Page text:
Here's a great site that has audio and video clips from Northeast-style contemporary Scottish fiddlers: The Fiddle Tradition of North-East Scotland

And here's the University of Aberdeen's James Scott Skinner website, with audio clips and facsimiles of some of his tunes: The Music of James Scott Skinner

-Steve

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You are left to decide what style you like, and then can consider everything else non-traditional.

Or you can be non-traditional, diss the traditionalists and play anything at all and call it traditional :)

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Or you can be non-traditional, diss the traditionalists and play anything at all and call it traditional :)

Or you can make flip remarks without offering anything of value. Tell me, mayofiddler, exactly which tradition is it that uses recordings to learn tunes?

I have nothing against recordings. I use them all the time to use traditional tunes. But I know that it's not a traditional method; it is a modern method. Or you could call it a non-traditional method. As is using the computer to learn. And I'm old enough to remember trying to learn off of LPs, slowing them down to 16 rpm -- and also dropping an octave.

I've played, or tried to play, Scottish fiddle for a number of years now. And I'm sure I do it with a Western US accent, still have a long ways to go, but tonight, at a potluck dinner, my friends and I will play tunes, some traditional, some not, some of our own invention. And in many ways, that is the traditional way music was done. We won't be recording it, we'll have trouble remembering what we did the next day, we may even look back on it through the fog of time as a great evening of music, and no one else will ever know.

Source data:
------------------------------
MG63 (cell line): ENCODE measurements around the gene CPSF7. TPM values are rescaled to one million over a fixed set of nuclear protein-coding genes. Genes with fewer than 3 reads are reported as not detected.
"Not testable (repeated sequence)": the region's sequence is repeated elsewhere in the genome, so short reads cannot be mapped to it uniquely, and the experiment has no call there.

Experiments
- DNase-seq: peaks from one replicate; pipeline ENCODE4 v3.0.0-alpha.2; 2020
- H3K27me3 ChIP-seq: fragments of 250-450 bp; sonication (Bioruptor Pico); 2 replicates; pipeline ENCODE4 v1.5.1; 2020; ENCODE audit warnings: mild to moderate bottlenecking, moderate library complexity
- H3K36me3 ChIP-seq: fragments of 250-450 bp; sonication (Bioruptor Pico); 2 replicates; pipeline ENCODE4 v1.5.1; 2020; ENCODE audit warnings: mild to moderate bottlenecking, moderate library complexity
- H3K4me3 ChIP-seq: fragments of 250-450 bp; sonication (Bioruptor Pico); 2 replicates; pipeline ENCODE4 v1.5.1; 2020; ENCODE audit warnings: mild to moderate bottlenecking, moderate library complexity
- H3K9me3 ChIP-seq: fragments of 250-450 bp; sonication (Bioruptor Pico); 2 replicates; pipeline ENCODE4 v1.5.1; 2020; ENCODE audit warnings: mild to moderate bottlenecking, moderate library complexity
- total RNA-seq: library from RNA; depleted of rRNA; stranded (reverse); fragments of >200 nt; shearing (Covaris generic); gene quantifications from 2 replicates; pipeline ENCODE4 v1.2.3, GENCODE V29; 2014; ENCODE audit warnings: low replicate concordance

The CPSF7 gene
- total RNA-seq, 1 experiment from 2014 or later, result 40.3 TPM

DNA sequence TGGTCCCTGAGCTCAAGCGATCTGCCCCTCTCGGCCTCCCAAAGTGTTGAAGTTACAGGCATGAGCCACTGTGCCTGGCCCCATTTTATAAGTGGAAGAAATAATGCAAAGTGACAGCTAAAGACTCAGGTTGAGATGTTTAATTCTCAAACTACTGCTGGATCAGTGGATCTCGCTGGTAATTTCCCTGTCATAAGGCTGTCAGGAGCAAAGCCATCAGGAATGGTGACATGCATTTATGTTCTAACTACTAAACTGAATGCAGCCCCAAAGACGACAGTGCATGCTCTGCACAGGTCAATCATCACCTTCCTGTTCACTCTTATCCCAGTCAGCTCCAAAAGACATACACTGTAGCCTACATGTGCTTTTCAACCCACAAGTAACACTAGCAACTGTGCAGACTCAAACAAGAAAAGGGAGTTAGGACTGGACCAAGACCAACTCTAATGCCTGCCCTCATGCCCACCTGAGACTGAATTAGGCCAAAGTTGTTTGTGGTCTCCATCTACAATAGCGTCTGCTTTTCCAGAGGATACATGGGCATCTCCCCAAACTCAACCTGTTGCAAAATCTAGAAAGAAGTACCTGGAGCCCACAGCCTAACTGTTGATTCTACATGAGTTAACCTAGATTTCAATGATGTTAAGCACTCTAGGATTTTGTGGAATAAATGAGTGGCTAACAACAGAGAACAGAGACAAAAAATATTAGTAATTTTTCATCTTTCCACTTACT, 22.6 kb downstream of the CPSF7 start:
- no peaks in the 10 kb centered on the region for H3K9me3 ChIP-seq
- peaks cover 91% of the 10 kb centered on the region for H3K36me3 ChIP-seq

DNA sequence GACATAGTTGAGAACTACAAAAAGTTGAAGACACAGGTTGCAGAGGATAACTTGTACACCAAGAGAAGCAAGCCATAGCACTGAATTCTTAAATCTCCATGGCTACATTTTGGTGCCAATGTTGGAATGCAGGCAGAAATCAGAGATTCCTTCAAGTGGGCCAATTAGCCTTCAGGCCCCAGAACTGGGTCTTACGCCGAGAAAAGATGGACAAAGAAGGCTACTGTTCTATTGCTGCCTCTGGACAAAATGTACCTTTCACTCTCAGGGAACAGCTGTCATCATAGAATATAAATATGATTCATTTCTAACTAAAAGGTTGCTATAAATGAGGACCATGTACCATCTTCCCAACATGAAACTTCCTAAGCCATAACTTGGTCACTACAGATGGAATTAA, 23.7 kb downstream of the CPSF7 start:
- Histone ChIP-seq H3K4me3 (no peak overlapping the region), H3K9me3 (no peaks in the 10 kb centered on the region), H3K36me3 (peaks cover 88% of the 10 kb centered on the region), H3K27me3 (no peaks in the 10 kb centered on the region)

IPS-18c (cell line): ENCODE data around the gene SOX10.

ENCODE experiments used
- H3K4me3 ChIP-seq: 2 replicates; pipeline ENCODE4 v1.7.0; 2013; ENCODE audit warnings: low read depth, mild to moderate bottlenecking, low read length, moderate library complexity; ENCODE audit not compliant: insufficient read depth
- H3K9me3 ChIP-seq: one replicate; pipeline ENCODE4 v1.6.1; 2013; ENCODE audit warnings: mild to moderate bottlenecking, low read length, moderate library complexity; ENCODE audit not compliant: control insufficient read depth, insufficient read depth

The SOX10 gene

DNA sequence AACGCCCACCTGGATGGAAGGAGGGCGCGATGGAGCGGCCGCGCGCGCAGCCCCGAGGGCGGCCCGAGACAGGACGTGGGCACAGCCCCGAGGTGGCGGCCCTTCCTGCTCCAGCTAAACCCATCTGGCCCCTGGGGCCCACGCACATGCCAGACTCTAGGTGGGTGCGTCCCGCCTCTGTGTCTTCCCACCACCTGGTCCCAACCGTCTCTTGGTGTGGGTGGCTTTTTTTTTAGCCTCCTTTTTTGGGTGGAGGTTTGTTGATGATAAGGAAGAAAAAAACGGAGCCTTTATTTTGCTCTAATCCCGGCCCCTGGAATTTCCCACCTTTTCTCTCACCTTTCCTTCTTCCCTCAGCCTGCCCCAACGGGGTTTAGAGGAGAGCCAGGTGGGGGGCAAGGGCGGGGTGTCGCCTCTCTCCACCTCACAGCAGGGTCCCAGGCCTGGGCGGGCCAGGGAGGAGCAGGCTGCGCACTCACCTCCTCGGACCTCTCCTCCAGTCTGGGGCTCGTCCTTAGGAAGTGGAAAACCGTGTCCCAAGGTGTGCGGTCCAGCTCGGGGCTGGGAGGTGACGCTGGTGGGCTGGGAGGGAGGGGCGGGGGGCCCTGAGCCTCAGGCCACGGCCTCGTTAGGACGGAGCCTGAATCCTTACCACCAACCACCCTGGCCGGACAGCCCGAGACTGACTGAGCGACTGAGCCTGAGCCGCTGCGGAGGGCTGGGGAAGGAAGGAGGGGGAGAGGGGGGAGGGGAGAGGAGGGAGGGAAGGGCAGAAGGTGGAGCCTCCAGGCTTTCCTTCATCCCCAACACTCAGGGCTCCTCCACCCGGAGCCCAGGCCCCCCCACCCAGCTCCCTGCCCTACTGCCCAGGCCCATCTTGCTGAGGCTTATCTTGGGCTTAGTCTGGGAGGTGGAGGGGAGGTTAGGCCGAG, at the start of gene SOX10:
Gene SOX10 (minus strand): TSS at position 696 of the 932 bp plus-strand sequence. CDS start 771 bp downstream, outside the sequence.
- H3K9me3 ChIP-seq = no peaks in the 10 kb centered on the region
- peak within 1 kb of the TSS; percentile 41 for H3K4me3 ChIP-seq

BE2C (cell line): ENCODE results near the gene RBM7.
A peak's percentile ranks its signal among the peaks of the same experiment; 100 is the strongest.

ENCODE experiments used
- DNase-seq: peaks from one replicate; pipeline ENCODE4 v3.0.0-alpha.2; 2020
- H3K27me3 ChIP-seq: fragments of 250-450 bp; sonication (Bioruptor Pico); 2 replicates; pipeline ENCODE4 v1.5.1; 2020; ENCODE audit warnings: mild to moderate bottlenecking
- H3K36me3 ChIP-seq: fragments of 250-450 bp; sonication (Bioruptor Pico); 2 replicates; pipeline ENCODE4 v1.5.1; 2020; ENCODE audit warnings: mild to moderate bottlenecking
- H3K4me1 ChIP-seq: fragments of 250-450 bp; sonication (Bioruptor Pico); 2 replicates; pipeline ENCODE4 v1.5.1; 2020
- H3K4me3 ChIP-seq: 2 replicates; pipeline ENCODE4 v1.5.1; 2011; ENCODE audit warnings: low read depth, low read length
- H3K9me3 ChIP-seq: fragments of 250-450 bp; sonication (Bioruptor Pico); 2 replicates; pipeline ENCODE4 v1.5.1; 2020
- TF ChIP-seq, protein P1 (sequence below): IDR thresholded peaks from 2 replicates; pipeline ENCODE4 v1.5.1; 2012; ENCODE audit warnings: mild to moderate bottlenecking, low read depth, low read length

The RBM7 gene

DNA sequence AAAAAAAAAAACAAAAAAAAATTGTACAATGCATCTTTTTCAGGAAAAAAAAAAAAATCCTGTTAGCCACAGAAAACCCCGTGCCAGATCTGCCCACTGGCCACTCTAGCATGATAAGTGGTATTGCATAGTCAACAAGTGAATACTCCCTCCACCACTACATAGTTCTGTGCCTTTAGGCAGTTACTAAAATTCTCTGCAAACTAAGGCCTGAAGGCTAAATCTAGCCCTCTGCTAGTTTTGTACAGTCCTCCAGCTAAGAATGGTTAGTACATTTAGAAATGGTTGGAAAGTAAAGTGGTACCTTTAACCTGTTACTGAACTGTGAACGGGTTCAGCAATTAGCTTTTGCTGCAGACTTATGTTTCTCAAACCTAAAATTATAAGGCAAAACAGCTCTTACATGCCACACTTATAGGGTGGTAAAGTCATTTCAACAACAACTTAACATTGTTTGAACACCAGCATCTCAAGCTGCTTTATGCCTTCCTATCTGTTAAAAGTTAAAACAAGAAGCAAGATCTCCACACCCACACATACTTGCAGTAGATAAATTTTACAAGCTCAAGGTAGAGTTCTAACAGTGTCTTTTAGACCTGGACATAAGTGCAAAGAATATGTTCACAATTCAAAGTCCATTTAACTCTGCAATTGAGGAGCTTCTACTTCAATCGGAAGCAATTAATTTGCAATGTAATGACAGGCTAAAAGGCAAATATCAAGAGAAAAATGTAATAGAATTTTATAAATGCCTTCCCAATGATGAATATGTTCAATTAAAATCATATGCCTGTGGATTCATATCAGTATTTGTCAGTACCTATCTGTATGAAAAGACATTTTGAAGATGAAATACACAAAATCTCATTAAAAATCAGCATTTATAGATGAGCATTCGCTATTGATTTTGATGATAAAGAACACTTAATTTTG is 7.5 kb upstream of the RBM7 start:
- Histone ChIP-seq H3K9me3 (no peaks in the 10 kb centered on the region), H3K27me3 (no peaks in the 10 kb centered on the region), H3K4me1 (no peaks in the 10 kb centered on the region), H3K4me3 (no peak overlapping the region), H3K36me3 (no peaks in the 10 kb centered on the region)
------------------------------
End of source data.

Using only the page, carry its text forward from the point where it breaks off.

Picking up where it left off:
So, to now try to add in something useful, here are a couple of YouTube clips. Can you spot the traditional music?

http://www.youtube.com/watch?v=su5EJPN_jso...feature=related

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I wanted to add a website to my earlier recommendations on tune databases. Chris Walshaw, inventor of the abc notation system, has relaunched his abc notation website, now at http://abcnotation.com/. This was a great site for all things abc and I'm very happy it's back! As a bonus it now includes a great tune finder page that pops up the abc code, a standard notation preview of the tune, and a playable midi file all on a single page. Like JC's abc tune-finder, this is a "meta-index" to other collections and includes pages mentioned by Ken and myself earlier. It also has a page of links to other abc collections on the web, including some British ones that I was previously unfamiliar with. Very handy resource!